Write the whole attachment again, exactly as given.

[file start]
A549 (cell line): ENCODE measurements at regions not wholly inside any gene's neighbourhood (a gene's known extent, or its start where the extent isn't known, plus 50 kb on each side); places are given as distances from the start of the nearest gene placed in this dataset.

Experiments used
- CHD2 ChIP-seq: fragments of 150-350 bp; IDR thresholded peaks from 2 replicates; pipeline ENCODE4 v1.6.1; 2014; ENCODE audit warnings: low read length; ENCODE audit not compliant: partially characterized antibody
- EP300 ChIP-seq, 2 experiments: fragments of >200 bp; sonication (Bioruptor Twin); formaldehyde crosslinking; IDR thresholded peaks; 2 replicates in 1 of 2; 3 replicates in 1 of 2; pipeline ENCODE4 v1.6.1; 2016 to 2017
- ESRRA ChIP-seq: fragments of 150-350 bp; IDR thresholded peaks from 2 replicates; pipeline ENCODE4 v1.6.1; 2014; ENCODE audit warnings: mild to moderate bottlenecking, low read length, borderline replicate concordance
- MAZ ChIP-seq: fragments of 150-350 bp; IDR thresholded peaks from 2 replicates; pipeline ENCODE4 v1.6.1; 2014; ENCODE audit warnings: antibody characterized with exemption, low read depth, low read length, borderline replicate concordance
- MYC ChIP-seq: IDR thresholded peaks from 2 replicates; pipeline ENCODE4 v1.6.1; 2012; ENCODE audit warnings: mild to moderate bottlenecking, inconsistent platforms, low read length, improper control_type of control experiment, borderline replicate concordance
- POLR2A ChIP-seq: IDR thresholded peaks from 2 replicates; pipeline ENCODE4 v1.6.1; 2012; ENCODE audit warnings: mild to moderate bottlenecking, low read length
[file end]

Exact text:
A549 (cell line): ENCODE measurements at regions not wholly inside any gene's neighbourhood (a gene's known extent, or its start where the extent isn't known, plus 50 kb on each side); places are given as distances from the start of the nearest gene placed in this dataset.

Experiments used
- CHD2 ChIP-seq: fragments of 150-350 bp; IDR thresholded peaks from 2 replicates; pipeline ENCODE4 v1.6.1; 2014; ENCODE audit warnings: low read length; ENCODE audit not compliant: partially characterized antibody
- EP300 ChIP-seq, 2 experiments: fragments of >200 bp; sonication (Bioruptor Twin); formaldehyde crosslinking; IDR thresholded peaks; 2 replicates in 1 of 2; 3 replicates in 1 of 2; pipeline ENCODE4 v1.6.1; 2016 to 2017
- ESRRA ChIP-seq: fragments of 150-350 bp; IDR thresholded peaks from 2 replicates; pipeline ENCODE4 v1.6.1; 2014; ENCODE audit warnings: mild to moderate bottlenecking, low read length, borderline replicate concordance
- MAZ ChIP-seq: fragments of 150-350 bp; IDR thresholded peaks from 2 replicates; pipeline ENCODE4 v1.6.1; 2014; ENCODE audit warnings: antibody characterized with exemption, low read depth, low read length, borderline replicate concordance
- MYC ChIP-seq: IDR thresholded peaks from 2 replicates; pipeline ENCODE4 v1.6.1; 2012; ENCODE audit warnings: mild to moderate bottlenecking, inconsistent platforms, low read length, improper control_type of control experiment, borderline replicate concordance
- POLR2A ChIP-seq: IDR thresholded peaks from 2 replicates; pipeline ENCODE4 v1.6.1; 2012; ENCODE audit warnings: mild to moderate bottlenecking, low read length